A Pioneering Heart Surgeon
A kiwi surgeon, who with his team helped advance groundbreaking surgical techniques through the adoption of new technologies.
In 1958, Brian Barratt-Boyes, one of Aotearoa New Zealand’s pre-eminent cardiothoracic surgeons, garnered national attention when he performed the country’s first cardiopulmonary bypass.
Open-heart surgery | A cardiopulmonary bypass, or open-heart surgery, is undertaken when a patient’s heart is temporarily stopped, and a machine is used to take over the function of the heart and lungs. Barratt-Boyes had worked with this technology — a heart-lung bypass machine — while in training overseas at the prestigious Mayo Clinic.
After his return to Aotearoa New Zealand, and recruitment as surgeon in charge of development of the cardiac surgical programme at Auckland’s Green Lane Hospital in 1957, Barratt-Boyes arranged the importation of the country’s own Melrose Heart-Lung machine. A team of experts was assembled, and the historic, first open-heart surgery was performed on ten-year-old Helen Arnold, on 3 September 1958.
The operation on Arnold was ground-breaking. Barratt-Boyes and his team received national acclaim and the creation of a world-leading cardiac training, research, and operational unit at Green Lane Hospital was underway.
Melrose Machine | Brian Barratt-Boyes persuaded the Auckland Hospital Board to buy an early British version of a heart-lung machine known as the Melrose Machine in 1957. Having worked with prototype bypass machines overseas, Barratt-Boyes was convinced the new technology would allow previously inoperable conditions to be treated in Aotearoa.
But when the Melrose Machine arrived, it was missing vital parts and an instruction manual. The situation called for ingenuity, and two talented engineers from Green Lane Hospital, Sid Yarrow and Alfred Melville, worked with Barratt-Boyes and his team to redesign, rebuild and test the new and improved Melrose Machine.
Further ingenuity | There were more ingenious procedures to follow, including the development of an external pacemaker, allowing the heart to be re-started after bypass surgery. The country’s first permanent pacemaker was implanted in 1961.
Then in 1962, another breakthrough. Barratt-Boyes pioneered (simultaneously and independently of London surgeon Donald Ross) replacement of diseased aortic valves with human cadaveric aortic allografts. Damaged aortic valves had previously been replaced by artificial valves, which although more durable, were subject to clotting, necessitating long term use of anticoagulant drugs with attendant side effects. Barratt-Boyes homograft insertion technique proved superior to that of Ross, and attracted widespread international interest.
Other innovative procedures were developed. Prior to 1969 the heart-lung machines then in use damaged the red cells in the blood, and could not be used safely for neonates and infants. Barratt-Boyes and the Green Lane team modified and publicised a previously obscure Japanese technique using cooling to low body temperatures to allow the heart to be arrested for up to 40 minutes without brain damage; sufficient time to repair even complex defects. This method was quickly adopted worldwide.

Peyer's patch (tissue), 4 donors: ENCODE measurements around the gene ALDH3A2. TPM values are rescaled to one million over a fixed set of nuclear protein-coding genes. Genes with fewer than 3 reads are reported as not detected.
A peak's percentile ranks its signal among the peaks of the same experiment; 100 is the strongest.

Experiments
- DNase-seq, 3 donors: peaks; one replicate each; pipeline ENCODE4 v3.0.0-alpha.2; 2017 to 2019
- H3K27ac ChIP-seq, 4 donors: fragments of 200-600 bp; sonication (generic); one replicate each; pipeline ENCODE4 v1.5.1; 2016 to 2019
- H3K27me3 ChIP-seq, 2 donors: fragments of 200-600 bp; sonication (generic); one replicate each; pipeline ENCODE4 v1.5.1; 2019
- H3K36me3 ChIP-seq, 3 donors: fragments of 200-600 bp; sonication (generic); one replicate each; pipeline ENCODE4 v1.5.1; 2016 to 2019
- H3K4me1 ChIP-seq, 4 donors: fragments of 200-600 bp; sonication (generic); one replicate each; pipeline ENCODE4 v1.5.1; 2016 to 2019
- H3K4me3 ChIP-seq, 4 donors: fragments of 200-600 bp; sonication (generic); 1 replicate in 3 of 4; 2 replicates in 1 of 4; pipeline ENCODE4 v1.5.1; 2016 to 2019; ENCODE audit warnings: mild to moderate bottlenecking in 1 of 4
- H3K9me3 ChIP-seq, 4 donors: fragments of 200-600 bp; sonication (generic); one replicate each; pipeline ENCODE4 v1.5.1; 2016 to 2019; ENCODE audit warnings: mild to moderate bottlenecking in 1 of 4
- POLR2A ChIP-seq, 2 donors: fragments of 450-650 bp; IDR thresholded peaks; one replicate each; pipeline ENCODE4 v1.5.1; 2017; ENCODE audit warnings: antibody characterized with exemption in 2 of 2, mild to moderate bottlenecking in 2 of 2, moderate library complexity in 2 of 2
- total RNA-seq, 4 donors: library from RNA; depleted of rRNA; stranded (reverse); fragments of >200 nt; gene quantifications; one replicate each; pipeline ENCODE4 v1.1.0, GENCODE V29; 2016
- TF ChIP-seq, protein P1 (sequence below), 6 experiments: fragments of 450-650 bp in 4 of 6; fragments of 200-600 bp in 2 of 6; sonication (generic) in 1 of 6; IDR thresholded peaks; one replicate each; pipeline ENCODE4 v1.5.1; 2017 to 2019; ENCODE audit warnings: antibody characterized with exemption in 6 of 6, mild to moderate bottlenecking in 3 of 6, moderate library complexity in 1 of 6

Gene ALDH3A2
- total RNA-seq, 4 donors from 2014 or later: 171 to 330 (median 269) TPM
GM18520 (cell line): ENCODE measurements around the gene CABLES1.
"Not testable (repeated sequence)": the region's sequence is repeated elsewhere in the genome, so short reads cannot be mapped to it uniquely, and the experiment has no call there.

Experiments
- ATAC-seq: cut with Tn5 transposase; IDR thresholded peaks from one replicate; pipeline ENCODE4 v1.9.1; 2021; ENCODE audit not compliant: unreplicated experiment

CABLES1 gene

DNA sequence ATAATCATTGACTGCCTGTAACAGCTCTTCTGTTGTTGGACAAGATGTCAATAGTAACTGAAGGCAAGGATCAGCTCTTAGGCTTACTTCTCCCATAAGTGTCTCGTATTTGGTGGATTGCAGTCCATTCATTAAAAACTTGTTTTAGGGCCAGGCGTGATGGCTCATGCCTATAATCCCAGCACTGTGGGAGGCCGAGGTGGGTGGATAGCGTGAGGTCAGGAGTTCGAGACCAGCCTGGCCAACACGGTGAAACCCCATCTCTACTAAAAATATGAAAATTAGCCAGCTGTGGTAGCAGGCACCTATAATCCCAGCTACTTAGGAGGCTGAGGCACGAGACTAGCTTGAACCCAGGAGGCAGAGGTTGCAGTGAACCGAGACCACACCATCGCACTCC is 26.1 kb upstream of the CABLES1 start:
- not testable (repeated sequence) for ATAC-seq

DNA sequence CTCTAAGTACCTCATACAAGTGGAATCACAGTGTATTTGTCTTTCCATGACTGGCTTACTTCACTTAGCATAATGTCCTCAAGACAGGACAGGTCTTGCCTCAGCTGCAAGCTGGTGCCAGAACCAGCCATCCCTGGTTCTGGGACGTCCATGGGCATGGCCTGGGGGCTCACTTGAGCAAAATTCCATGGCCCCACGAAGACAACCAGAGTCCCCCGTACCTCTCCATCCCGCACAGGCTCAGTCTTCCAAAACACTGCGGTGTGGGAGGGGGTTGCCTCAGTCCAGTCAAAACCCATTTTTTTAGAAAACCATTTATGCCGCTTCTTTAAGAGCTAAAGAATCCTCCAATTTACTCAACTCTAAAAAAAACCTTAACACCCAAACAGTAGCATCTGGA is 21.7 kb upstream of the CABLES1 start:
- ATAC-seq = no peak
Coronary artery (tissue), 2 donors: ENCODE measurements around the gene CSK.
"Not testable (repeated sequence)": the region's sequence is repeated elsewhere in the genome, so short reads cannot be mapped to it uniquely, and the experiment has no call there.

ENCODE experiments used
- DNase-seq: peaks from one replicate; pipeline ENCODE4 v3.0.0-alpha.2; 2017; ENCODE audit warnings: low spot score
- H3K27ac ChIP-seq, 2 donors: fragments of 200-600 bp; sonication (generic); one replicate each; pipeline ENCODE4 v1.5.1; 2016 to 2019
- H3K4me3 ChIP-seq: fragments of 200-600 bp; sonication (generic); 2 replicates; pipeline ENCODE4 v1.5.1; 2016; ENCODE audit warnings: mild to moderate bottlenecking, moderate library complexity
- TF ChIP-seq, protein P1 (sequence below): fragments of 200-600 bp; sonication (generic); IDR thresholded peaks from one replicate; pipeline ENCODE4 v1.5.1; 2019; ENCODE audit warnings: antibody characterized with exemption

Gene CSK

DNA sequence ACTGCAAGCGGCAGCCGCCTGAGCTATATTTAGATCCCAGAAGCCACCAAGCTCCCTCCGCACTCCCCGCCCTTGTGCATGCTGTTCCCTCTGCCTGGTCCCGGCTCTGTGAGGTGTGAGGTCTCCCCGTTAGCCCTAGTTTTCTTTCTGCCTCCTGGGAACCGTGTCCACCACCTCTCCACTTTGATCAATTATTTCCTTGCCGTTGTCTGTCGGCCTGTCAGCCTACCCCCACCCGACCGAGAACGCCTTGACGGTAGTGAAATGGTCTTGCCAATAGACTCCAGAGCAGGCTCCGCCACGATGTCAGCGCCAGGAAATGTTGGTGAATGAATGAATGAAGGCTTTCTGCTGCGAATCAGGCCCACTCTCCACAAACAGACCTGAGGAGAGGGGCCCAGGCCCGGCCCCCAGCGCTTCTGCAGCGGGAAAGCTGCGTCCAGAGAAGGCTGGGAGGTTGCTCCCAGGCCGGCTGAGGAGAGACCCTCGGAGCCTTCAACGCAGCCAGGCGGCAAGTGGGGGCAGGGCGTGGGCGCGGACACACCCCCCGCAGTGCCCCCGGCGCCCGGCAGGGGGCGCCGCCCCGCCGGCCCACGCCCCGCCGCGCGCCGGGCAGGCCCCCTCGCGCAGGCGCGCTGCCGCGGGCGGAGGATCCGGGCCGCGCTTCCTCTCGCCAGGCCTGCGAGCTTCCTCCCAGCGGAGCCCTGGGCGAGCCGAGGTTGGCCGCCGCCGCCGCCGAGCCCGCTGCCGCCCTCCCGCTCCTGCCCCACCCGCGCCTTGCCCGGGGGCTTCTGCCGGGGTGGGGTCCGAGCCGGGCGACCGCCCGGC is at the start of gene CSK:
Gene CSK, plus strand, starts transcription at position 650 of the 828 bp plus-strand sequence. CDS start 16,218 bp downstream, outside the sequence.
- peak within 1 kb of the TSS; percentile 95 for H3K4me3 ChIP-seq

An international leader in cardiac treatment | In recognition of these advancements, Green Lane Hospital’s status as an international leader in cardiac treatment was even further established. From 1970, Green Lane Hospital became a hub not only for innovative surgery, but as an important destination for trainees in cardiac surgery. In fact, Barratt-Boyes’s teaching skills were so well-regarded that surgeons from all over the world came to Aotearoa New Zealand to learn under his expert eye.
By now, Brian Barratt-Boyes’s position as an outstanding trailblazer had also been cemented. Charismatic and engaging, not only was Barratt-Boyes an admired and daring surgeon and prolific clinical researcher, but an inspirational leader of his time.
He was also an important advocate. Throughout his career, Barratt-Boyes was an outspoken supporter for improvements and changes in the healthcare sector and facilities in Aotearoa New Zealand public hospitals, including championing one of the first two intensive care departments in the country (the other was the critical care department at Auckland Hospital).
Barratt-Boyes went on to receive numerous awards and honorary titles, including a knighthood in 1971. He was awarded an honorary professorship of the University of Auckland, and in 1968 he received the Lions International Special Humanitarian Award.
His textbook Cardiac Surgery (1986), co-written with John Kirklin, was for many years the definitive text on the subject. Brian Barratt-Boyes retired in 1989, leaving what can only be described as an outstanding legacy.